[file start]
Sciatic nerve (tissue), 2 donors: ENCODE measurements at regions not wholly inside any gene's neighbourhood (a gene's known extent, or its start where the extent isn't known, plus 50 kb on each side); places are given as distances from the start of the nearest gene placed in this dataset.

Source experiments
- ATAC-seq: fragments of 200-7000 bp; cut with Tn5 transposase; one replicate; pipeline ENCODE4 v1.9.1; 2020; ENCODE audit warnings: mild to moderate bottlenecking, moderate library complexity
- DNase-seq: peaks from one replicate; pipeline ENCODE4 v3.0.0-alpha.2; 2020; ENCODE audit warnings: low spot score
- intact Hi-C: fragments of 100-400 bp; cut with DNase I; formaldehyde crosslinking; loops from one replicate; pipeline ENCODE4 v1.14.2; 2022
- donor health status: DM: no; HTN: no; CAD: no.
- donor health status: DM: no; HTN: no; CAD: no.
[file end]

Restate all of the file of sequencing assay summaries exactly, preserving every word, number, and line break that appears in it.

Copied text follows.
Sciatic nerve (tissue), 2 donors: ENCODE measurements at regions not wholly inside any gene's neighbourhood (a gene's known extent, or its start where the extent isn't known, plus 50 kb on each side); places are given as distances from the start of the nearest gene placed in this dataset.

Source experiments
- ATAC-seq: fragments of 200-7000 bp; cut with Tn5 transposase; one replicate; pipeline ENCODE4 v1.9.1; 2020; ENCODE audit warnings: mild to moderate bottlenecking, moderate library complexity
- DNase-seq: peaks from one replicate; pipeline ENCODE4 v3.0.0-alpha.2; 2020; ENCODE audit warnings: low spot score
- intact Hi-C: fragments of 100-400 bp; cut with DNase I; formaldehyde crosslinking; loops from one replicate; pipeline ENCODE4 v1.14.2; 2022
- donor health status: DM: no; HTN: no; CAD: no.
- donor health status: DM: no; HTN: no; CAD: no.